I’m not a moral relativist, but I am a physiological needs relativist.
Even though objectively people today had less problems than people of the past, and people of the future have less problems than people of the present, Because the human mind is limited thus we perceive our lives the same level of shittiness – its a protective mechanism, otherwise cavemen’s brains would have exploded from shittiness overload.
I think the separation between needs and wants is smaller than you think. I mean, in the past dying at 80 used to be a privilege. Now, tons of people live past that age, survival past age 80 is transitioned from a wishful want to a feasible need for many people. Yet do you really need to live to 80? Many people will still say no, but that is because of the host of problems still associated with aging population as well as health care.
But what if we solved those problems? At some point, the want becomes a right.
Food, for example is a right. it wasn’t always. Dial the clock back, you’d be lucky to get shelter. Dial the clock back further, you’d be lucky to receive a merciful death from a t-rex. Dial the clock back, you’d be lucky to have more than one cell.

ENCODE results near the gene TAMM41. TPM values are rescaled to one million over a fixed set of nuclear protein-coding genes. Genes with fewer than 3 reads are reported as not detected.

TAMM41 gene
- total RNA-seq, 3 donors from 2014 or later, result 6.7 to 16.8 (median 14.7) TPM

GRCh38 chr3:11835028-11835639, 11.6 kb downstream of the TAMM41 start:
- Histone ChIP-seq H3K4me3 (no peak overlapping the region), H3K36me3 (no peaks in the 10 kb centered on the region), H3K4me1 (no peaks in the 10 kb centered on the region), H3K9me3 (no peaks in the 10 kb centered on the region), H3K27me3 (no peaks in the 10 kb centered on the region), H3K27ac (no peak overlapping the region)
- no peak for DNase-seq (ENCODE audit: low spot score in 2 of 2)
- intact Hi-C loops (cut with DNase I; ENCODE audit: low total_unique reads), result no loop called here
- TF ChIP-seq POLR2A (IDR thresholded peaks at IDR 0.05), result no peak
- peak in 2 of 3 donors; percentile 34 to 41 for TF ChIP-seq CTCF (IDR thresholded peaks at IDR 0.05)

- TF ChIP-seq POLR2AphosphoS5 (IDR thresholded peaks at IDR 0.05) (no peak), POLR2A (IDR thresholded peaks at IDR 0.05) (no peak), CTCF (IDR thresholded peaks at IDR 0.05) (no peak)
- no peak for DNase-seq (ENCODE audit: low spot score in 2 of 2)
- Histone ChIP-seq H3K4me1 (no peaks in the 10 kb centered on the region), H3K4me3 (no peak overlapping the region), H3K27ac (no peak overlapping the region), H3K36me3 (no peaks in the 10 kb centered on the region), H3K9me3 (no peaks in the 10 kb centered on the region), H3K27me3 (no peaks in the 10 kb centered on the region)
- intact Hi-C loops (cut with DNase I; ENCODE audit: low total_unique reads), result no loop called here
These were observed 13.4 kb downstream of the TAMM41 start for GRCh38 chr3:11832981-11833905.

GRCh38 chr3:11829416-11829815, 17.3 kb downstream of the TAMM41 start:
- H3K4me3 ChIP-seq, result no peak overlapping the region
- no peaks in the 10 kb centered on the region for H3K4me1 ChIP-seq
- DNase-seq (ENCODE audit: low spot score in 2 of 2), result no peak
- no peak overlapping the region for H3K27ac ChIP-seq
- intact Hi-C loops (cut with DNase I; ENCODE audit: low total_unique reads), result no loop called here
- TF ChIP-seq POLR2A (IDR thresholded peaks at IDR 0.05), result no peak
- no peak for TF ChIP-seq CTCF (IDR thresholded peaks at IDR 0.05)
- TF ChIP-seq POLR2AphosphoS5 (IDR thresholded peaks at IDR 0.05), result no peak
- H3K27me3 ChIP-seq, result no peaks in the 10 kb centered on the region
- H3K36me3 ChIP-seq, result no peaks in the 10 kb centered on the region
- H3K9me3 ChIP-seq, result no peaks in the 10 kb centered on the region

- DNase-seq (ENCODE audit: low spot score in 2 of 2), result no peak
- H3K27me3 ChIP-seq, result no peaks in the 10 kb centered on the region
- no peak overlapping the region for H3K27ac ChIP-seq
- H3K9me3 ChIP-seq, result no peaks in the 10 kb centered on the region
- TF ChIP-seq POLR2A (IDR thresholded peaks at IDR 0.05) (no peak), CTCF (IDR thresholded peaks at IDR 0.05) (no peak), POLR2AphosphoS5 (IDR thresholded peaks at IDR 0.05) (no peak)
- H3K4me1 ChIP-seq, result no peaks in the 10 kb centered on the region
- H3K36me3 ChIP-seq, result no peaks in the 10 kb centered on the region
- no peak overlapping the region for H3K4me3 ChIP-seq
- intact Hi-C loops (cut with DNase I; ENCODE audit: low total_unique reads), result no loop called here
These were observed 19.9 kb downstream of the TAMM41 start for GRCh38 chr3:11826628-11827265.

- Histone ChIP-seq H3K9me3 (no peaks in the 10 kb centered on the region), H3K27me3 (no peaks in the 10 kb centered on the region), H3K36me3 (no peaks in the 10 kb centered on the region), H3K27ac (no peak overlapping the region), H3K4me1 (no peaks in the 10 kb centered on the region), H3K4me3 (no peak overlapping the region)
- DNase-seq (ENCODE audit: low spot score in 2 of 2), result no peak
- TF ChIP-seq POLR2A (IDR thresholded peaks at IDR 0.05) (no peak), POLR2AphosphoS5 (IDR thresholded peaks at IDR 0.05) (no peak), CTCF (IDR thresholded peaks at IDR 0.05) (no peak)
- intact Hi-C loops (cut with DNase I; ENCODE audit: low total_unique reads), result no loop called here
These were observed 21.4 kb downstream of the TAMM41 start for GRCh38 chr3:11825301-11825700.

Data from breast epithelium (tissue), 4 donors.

I guess physiological needs is part of morality, so I guess that does make me somewhat of a moral relativist – but only in practicality. I want to make it clear that while impossible, everybody deserves nothing but the fullest most painless life, because nobody chose to be born yadda yadda yadda.
There’s a difference between the two relativisms. Moral relativism posits that morality is determined by culture. Practical moral relativism however determines that tolerable errors are determined by capacity. For example, in the past we didn’t have fancy things like DNA testing, and it just wasn’t feasible to investigate at the level of detail we have today so it was allowed to punish a person based on evidence that is insufficient by modern standards – that was the best we could do back then.
However, now that we have modern forensics technology and all that, it should no longer be allowed to punish a person on insufficient evidence, no matter what culture you are. Due process is a human right in the 21st century, and I predict that by the 30th century (and that’s a generous time frame) not committing a crime would be a right, because by then we should have sufficient technology and information to configure the world and people in a way that removes all the core causes of crime.